There are a number of different assault charges, and they vary according to the seriousness of the offence, and the likely penalties you will face if convicted.
Some assault charges such as common assault are considered summary offences, and carry less harsh penalties than more serious indictable offences, such as assault causing grievous bodily harm.
If you are facing assault charges, it is important to seek legal advice from an experienced criminal lawyer, so that you can prepare the best possible defence, and reduce the likelihood of receiving a prison sentence.
There are various different defences to an assault charge, and your lawyer will be able to advise you which is the most appropriate in your specific circumstances.
The three most common are self-defence, necessity, and the defence of duress. NSW magistrates and judges may look more leniently on you if you can demonstrate that you committed the offence for one of these three reasons, and in some cases, you may be able to avoid conviction altogether.
What is duress?
To use the defence of duress in NSW, you must argue that you were forced to perform an act of assault by someone else under the threat of death or serious harm.
If you decide to use duress as a defence, you will be presumed to be not guilty, and it is up to the prosecution to therefore prove beyond a reasonable doubt that there was no possibility the offence was committed under duress, or that you failed to take advantage of any opportunities to call for help or escape the situation.
You can be found guilty if the prosecution can demonstrate that your behaviour was not consistent with that of a ‘reasonable person’ under the circumstances.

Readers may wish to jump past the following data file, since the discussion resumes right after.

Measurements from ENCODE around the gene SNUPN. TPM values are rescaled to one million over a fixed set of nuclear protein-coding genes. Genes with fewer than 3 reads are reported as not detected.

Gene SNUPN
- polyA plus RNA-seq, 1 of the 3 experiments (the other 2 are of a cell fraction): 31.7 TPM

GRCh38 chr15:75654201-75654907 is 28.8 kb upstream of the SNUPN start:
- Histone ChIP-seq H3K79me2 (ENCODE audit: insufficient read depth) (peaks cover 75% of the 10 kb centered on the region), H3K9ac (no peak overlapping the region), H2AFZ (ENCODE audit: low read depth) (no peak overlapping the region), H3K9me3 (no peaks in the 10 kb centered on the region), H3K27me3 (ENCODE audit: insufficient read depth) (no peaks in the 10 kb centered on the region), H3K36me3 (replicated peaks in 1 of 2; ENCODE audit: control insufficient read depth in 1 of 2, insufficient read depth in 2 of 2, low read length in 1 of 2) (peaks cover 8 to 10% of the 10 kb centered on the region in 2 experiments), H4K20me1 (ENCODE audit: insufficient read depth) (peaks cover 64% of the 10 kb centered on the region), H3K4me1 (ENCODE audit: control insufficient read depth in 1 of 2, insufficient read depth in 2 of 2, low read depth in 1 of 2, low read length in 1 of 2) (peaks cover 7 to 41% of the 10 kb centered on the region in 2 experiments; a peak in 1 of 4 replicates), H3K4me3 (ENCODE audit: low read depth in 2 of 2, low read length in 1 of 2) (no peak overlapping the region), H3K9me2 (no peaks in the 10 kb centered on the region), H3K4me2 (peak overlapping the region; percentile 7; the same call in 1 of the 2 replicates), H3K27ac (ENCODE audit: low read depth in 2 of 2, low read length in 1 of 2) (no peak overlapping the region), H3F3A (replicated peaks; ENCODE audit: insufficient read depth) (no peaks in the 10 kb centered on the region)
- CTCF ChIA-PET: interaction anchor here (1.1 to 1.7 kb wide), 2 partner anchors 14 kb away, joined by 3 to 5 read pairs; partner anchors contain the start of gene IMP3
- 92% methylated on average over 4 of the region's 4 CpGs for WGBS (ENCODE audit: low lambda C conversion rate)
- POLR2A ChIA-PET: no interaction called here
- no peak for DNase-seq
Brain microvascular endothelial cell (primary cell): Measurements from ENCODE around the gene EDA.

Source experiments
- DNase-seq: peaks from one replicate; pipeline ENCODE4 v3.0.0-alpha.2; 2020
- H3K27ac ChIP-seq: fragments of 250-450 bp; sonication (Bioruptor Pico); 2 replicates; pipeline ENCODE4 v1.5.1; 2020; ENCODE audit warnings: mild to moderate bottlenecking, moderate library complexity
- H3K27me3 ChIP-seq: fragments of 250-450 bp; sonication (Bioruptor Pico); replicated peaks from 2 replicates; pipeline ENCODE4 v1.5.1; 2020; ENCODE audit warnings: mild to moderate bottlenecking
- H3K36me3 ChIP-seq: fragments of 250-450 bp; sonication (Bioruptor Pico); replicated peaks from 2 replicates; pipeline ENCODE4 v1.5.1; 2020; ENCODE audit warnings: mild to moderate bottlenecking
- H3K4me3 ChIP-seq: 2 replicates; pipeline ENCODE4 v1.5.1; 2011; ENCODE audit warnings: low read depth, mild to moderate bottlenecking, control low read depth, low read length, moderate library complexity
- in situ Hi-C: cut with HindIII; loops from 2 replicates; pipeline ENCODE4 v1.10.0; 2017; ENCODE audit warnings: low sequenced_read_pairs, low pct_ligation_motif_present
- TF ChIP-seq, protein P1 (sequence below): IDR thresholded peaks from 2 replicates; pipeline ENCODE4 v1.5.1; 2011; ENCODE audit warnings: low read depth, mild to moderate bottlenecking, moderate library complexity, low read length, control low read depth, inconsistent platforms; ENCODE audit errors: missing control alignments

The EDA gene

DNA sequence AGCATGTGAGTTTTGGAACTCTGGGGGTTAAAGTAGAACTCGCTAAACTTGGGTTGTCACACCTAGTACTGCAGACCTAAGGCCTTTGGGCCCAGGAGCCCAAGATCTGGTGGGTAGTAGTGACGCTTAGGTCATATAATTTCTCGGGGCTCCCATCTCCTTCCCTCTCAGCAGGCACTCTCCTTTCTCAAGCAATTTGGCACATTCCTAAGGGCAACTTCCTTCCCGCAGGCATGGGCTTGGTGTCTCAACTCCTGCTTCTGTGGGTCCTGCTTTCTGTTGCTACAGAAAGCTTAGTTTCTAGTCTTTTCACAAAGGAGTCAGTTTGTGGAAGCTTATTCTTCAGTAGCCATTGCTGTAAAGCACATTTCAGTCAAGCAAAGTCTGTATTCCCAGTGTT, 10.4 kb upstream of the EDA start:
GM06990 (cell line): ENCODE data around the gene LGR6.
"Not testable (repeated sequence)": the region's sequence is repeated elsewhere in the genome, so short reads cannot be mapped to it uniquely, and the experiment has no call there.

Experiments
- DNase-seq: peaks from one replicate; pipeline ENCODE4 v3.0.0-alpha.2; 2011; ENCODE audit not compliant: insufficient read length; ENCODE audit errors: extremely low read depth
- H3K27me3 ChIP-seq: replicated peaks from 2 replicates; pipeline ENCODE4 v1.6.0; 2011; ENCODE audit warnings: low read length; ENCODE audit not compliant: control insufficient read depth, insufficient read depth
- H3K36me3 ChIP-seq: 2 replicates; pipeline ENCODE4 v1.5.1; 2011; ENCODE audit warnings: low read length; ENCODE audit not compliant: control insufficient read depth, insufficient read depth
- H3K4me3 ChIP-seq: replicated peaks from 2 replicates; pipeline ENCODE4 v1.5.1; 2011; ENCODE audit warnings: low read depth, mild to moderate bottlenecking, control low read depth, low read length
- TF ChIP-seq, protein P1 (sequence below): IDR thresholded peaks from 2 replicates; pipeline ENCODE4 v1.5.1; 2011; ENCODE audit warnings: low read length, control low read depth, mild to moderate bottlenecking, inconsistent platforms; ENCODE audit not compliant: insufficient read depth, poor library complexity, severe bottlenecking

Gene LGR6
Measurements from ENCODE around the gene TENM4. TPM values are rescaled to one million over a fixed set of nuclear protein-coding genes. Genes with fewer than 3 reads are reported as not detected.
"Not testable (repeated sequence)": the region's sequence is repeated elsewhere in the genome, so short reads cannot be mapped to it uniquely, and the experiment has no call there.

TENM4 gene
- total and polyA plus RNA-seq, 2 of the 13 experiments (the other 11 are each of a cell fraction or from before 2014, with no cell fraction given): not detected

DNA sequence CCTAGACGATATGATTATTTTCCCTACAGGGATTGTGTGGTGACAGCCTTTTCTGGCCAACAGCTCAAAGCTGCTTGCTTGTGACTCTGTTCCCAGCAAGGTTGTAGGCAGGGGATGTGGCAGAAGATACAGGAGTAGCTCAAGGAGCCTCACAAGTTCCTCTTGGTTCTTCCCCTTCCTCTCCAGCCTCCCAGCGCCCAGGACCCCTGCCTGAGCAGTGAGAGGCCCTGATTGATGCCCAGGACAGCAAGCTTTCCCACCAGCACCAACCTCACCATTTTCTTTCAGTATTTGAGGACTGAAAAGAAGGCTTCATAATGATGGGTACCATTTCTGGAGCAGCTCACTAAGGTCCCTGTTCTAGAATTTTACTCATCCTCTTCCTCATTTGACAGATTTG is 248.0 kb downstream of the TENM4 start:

What evidence will I need for a defence of duress in NSW?
If you have been accused of assault and want to use duress as your defence, you will need to provide evidence of a threat made against you, or against your family.
This threat must be serious, such as death or severe harm, and you will need to be able to provide evidence that the threat was on your mind when you committed the assault.
Evidence can take the form of testimonials and statements from witnesses, as well as any other documentation that supports your case.
Your lawyer can advise you on what evidence you will need to produce in your particular situation.
What other defences are there?
If a defence of duress is not appropriate in your circumstances, there are a couple of other common defences that might be successful, including self-defence and necessity.
Self-defence is where the assault was necessary to protect yourself or another person. It can also include situations where you were trying to protect your property, or prevent unlawful trespass.
Necessity is where an assault takes place because you believed it necessary at the time to protect yourself from death or serious injury.
This can include emergency situations where you might have pushed another person out of the way, for example.
For necessity to be used as a defence against assault, you need to be able to prove that there were exceptional circumstances surrounding the offence.
The right defence for your case will depend on the specific details of your case, and how severe the assault.
Your defence lawyer can talk you through the options, and advise you on the best way to proceed.